Today the LessWrong team ran a script that recalculated the scores and karma of all posts, comments, tags and users based on the complete vote history. This has resulted in very substantial changes to all the karma scores on the site. Here are the biggest changes: 

  • We removed the historical 10x multiplier for posts that were promoted to main on LW 1.0
  • This reversed the effect of a lot of voting-related bugs we had over the past few years
  • This reverts the period in early 2018 where all votes were as strong as current strong-votes are, which resulted in very large karma inflation during that time
  • All votes from before the new voting system with weak- and strong-votes are treated as weak-votes, but do now scale proportional to your karma (so a good number of 1-strength votes were converted to 2-strength votes)
    • You are welcome to strong-upvote posts that you voted on before strong-votes existed, if you want to give them a bit of a boost.

We've been planning on doing this for a long time, mostly to make historical comparisons of the scores of different posts easier and also have more confidence that current karma balances are not the result of bugs we fixed many months ago.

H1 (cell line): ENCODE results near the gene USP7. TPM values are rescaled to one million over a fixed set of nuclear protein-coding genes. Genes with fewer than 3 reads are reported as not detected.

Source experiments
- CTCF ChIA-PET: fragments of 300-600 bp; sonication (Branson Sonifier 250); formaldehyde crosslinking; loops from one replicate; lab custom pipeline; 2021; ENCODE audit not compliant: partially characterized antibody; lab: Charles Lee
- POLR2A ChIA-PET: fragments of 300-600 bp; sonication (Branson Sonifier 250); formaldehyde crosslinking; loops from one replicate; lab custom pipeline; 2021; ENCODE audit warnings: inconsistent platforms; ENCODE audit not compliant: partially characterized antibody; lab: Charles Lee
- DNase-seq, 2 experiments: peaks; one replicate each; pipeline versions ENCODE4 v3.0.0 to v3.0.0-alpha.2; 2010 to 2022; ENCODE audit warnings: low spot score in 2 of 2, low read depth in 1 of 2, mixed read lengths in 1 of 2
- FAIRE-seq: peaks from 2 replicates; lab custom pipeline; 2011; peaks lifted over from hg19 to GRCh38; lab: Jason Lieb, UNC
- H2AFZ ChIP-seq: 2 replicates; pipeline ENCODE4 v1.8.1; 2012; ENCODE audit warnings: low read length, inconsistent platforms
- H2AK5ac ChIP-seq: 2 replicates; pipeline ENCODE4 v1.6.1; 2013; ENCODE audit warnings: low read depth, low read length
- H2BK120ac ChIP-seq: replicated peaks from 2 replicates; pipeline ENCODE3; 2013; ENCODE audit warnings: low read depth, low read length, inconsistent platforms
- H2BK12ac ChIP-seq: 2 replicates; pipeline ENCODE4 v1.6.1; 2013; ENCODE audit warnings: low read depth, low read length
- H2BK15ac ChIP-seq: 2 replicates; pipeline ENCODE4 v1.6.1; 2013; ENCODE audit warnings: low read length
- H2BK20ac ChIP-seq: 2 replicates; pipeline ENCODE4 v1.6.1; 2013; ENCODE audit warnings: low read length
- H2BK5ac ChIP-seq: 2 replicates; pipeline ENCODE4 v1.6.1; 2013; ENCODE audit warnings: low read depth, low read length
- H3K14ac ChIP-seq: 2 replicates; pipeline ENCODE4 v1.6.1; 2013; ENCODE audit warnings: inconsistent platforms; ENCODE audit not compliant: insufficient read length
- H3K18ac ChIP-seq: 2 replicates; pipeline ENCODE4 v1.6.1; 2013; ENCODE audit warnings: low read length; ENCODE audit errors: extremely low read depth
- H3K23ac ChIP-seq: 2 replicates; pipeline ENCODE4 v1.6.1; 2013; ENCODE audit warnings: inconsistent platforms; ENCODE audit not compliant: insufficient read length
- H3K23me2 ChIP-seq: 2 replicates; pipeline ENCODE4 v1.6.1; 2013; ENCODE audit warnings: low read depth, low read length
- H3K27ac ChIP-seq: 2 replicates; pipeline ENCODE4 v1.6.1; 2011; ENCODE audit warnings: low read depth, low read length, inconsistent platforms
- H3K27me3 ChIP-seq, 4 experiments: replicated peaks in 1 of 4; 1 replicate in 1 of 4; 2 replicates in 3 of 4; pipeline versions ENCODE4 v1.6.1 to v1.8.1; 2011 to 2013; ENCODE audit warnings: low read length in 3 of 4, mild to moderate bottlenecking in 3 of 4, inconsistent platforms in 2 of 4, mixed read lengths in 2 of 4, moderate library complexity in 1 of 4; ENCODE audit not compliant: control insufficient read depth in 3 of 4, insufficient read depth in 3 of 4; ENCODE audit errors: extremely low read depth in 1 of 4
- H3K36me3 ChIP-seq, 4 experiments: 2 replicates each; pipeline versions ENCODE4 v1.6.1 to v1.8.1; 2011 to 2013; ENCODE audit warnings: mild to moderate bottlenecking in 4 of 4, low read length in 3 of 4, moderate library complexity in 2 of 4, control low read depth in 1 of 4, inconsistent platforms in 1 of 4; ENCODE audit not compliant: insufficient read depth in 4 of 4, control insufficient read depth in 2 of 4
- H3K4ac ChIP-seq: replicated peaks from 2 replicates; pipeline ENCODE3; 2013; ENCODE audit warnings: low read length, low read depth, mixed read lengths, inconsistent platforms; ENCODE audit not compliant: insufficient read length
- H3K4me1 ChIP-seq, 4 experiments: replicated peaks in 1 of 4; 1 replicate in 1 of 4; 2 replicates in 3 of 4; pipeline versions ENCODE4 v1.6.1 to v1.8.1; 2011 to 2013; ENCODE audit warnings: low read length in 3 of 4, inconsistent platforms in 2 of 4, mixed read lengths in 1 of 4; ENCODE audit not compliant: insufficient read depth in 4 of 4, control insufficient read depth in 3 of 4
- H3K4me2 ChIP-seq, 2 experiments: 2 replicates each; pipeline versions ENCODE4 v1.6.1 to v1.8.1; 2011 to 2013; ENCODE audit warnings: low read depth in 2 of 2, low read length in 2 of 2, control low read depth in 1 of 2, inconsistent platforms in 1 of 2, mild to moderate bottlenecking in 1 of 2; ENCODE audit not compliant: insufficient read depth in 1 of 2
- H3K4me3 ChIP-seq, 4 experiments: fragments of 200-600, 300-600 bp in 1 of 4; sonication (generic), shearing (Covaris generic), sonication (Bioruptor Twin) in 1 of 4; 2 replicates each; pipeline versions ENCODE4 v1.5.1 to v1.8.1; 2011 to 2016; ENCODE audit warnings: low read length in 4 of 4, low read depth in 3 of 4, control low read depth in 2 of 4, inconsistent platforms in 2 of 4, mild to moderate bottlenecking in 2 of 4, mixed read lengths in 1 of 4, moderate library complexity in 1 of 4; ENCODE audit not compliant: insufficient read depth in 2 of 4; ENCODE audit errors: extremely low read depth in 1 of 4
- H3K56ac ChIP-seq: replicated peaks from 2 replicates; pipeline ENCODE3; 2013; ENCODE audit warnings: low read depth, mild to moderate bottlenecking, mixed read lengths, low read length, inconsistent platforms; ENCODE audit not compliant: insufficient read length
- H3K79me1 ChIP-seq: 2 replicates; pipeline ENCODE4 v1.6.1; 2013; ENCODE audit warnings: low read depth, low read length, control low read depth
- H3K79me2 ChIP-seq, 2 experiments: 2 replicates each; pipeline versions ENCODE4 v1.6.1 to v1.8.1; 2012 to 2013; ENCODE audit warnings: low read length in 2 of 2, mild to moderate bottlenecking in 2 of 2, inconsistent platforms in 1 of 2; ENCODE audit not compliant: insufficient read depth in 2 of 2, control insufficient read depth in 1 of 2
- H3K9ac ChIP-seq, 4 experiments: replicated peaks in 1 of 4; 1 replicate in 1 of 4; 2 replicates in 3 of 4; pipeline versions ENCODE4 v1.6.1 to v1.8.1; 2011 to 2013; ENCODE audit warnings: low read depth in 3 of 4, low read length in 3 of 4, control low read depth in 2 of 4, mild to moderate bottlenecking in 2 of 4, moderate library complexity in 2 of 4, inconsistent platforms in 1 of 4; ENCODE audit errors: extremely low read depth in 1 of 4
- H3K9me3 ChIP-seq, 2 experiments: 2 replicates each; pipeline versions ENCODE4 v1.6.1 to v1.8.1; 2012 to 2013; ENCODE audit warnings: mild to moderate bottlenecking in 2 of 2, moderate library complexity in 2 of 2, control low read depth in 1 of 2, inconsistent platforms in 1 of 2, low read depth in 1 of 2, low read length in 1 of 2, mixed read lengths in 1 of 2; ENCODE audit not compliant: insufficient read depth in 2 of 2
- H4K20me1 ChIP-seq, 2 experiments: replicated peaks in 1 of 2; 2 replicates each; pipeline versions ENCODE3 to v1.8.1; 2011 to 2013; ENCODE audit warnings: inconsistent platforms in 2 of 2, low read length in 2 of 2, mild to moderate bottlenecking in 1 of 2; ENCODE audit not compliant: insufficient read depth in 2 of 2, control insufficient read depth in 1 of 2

For the purpose of the 2019 review, you will be counted in the 1000+ vote bracket if you either had 1000+ karma before we ran todays migration, or if you just hit that target after today's migration. So nobody should suddenly be negatively surprised about their ability to participate in the vote. 

New Comment
15 comments, sorted by Click to highlight new comments since: Today at 3:35 PM

Going to take John's comment and this reckoning as a good time to say that while 10x is a large multiplier on top-level front-page posts, 1x is not a large multiplier, and to the extent that karma matters comments are getting too large a share.